Furthermore, there are many forms of chronic illness and chronic illness conditions that aren’t well known yet.
The condition you have may not be a household name like “cancer,” with a fairly well known set of associated circumstances.
Many people in your life may not have even heard of your condition before.
None of these aforementioned factors or elements of variance discount the validity of the condition or the validity of the experiences of the person with the chronic illness, but all of these factors can make it more difficult for people on the “outside” to understand the condition and try to wrap their mind around it.
Chronic illness can then seem strange to people who’ve never experienced it themselves.
So what happens when this is the case?
They simply write it off as untrue. Or ignore it, considering it something that doesn’t need to be taken seriously.
When people can’t understand something or can’t relate to it, they resist it.
It is much easier to deny or ignore something that you don’t understand than to try and put in the energy to try to learn more about it and broaden your perspective.
There is a lot of nuance with chronic illness…a lot of complexity…a lot of varying factors.
This makes it difficult or impossible to simply place this topic into a neat box and label it because there is too much variance.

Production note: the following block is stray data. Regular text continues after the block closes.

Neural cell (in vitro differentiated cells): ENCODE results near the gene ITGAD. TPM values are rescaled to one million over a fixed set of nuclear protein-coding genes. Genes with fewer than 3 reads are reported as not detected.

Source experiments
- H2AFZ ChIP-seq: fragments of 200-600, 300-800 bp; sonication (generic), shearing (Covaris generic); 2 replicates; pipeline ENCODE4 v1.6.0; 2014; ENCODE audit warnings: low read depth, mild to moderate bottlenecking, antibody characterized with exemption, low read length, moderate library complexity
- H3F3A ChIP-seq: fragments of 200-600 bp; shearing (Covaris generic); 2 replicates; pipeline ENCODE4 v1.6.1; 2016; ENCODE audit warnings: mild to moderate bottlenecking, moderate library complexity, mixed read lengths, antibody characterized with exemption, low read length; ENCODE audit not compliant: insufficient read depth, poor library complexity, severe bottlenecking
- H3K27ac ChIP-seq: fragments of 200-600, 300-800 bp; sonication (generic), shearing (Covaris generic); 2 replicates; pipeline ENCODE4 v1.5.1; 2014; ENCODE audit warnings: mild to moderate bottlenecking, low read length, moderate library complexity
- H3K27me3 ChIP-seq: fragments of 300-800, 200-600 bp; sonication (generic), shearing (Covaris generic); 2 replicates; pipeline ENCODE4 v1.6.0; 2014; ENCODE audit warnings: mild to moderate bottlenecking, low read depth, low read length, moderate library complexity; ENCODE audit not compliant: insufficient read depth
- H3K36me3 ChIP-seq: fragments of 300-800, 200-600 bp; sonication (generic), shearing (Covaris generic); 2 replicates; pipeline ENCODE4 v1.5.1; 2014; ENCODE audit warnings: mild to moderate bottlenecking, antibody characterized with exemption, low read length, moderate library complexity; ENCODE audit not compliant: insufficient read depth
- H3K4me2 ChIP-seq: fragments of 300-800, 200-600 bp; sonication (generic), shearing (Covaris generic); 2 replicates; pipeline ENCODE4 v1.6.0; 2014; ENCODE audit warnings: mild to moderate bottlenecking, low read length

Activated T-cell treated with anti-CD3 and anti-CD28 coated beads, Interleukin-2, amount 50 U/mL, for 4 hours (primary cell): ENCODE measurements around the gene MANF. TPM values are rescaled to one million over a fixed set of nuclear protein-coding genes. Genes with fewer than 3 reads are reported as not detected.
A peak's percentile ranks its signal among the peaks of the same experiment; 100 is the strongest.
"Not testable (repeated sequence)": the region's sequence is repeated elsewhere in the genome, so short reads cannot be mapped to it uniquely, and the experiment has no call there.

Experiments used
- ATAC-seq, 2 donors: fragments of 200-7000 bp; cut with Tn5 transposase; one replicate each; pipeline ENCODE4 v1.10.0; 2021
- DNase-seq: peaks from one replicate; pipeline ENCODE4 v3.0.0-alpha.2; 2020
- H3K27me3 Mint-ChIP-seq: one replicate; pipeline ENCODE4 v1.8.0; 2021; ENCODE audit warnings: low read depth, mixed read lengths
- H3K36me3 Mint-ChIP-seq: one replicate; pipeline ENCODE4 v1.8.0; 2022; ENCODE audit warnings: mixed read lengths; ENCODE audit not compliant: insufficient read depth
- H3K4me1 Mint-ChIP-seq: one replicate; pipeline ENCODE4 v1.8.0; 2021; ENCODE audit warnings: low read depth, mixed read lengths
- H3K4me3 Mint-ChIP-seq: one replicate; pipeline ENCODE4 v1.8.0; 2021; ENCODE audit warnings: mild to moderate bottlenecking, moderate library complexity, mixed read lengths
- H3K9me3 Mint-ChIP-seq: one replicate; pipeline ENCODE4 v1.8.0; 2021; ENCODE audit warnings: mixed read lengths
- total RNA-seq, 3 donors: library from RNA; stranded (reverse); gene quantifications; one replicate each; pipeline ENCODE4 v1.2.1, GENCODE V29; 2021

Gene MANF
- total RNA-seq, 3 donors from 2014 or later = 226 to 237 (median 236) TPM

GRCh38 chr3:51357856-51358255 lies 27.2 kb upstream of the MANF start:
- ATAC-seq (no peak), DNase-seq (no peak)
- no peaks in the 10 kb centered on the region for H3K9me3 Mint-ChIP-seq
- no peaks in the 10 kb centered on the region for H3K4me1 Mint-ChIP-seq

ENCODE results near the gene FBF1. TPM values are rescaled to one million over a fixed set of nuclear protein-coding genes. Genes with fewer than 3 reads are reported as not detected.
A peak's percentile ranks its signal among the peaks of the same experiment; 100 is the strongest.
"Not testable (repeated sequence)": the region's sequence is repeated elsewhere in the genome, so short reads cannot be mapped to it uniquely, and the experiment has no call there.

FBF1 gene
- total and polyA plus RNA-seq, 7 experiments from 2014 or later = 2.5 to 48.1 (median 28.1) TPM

One of the biggest steps someone can take to support someone with a chronic illness is to simply believe them.
This in itself is so huge for the person with a chronic illness because it helps to lend support to their often very challenging experiences.
Unfortunately, due to the above mentioned reasons, this can be very hard to come by for some people.
This lack of understanding can be extremely challenging for the chronic illness sufferer, as the experience of chronic illness is very much a real one and can be very severe. One’s symptoms can be many and their illness may be impacting their life in a myriad of ways.
Having some people completely discount the truthfulness or legitimacy of these experiences or choose to not take them seriously can feel invalidating, confusing, and isolating.
Some of the Labels and Misjudgments That Can Be Put On Chronic Illness Sufferers
Due to the aforementioned lack of understanding, people who misunderstand chronic illness will often develop stories to explain away the circumstance of the chronic illness sufferer, and/or place an incorrect label on the person as well.